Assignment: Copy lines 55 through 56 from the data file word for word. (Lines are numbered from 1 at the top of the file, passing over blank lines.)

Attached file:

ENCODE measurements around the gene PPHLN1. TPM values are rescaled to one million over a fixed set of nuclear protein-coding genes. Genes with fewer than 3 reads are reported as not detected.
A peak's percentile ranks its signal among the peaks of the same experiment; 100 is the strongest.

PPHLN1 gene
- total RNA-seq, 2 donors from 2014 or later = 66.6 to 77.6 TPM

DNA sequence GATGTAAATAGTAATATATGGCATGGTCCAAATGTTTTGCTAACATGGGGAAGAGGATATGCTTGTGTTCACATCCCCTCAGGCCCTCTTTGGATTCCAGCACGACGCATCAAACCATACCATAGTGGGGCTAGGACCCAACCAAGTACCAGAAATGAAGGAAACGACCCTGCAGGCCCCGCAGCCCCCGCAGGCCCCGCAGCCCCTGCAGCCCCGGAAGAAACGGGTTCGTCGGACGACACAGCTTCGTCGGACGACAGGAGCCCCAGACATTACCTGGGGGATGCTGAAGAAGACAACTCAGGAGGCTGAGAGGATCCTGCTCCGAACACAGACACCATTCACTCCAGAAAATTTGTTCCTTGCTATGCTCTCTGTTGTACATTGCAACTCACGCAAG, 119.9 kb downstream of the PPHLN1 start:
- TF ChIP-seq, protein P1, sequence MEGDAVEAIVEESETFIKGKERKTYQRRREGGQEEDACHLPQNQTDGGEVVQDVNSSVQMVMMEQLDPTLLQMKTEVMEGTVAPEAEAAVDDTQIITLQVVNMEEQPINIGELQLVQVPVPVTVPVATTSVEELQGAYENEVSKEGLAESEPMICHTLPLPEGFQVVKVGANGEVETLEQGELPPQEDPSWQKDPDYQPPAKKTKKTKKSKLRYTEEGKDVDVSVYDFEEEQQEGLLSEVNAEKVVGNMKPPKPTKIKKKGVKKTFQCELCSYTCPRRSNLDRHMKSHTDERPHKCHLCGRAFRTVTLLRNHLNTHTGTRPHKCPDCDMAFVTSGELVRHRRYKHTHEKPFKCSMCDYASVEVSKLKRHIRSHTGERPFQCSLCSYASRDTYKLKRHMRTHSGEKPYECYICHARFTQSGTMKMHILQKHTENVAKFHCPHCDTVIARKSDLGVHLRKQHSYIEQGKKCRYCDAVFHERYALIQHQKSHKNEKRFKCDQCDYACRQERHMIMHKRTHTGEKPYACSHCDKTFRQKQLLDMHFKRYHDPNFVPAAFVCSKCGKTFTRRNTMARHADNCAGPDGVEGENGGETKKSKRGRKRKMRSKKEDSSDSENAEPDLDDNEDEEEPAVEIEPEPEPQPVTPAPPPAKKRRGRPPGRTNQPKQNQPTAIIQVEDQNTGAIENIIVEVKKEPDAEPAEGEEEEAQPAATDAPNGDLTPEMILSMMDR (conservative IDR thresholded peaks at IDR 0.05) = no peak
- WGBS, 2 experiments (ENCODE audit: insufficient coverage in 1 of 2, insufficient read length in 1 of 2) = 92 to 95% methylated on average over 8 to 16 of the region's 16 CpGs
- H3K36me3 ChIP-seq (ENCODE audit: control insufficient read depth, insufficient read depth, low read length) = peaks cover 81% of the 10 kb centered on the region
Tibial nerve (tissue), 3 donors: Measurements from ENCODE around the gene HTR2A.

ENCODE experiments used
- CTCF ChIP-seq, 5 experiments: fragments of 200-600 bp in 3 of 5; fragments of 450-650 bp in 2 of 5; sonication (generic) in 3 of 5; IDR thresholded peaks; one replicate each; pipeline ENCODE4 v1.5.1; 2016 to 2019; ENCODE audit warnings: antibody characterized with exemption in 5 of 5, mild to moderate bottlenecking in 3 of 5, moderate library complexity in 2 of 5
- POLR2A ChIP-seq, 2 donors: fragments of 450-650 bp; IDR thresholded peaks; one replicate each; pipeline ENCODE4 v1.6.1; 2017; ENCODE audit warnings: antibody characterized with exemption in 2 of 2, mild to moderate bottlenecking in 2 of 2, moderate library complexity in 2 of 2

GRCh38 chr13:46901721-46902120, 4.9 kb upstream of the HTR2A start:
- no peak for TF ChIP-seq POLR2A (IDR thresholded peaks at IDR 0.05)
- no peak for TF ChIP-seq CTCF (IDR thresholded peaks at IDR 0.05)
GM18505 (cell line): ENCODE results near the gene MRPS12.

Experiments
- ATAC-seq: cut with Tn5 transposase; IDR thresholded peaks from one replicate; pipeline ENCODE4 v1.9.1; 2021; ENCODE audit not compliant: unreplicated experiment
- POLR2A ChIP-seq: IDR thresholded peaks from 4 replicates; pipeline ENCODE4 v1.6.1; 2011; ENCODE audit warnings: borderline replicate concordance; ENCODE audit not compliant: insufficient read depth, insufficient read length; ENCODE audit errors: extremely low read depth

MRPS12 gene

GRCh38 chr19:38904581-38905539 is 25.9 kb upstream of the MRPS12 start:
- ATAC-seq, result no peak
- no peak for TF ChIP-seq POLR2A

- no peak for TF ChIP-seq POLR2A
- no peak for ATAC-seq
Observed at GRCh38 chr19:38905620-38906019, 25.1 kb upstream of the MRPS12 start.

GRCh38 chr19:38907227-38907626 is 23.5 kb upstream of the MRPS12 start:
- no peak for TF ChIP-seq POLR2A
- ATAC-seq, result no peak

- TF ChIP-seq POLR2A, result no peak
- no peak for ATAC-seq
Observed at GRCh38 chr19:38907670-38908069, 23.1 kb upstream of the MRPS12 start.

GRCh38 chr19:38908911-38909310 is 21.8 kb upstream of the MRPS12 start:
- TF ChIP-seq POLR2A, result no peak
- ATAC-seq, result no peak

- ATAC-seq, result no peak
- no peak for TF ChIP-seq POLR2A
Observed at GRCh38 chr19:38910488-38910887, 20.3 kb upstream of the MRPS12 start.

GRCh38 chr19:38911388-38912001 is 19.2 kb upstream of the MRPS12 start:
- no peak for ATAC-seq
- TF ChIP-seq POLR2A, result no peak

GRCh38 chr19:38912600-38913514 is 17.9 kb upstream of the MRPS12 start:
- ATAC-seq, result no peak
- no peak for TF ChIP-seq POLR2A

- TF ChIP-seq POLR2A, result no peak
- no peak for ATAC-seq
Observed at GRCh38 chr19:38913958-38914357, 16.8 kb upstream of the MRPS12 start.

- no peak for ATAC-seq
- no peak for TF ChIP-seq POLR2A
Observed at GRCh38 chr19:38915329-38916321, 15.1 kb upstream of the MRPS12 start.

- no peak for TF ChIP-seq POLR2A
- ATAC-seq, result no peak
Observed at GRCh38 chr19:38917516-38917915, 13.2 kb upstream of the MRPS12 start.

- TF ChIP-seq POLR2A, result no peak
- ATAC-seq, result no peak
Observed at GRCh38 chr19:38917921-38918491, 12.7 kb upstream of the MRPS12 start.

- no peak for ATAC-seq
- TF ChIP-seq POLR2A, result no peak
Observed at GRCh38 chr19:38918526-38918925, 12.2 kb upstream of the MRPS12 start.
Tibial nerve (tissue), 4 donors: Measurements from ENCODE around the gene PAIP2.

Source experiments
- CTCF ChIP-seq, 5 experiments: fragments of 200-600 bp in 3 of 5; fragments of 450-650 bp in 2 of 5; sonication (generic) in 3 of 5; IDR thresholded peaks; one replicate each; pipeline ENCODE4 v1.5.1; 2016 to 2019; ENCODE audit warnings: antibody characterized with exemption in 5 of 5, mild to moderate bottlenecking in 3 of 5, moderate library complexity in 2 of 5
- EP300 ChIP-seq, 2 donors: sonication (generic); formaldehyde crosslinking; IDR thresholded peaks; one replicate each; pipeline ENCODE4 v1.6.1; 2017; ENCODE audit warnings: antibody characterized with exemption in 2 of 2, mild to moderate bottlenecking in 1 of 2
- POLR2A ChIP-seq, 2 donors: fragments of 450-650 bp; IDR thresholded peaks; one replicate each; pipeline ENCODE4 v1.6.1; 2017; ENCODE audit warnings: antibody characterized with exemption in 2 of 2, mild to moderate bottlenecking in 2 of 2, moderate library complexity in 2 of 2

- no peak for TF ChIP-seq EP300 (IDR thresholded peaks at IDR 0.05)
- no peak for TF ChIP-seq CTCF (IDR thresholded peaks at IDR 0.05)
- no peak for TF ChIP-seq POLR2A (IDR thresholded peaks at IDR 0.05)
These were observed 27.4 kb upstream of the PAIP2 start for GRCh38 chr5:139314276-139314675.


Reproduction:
- ATAC-seq, result no peak
Observed at GRCh38 chr19:38917921-38918491, 12.7 kb upstream of the MRPS12 start.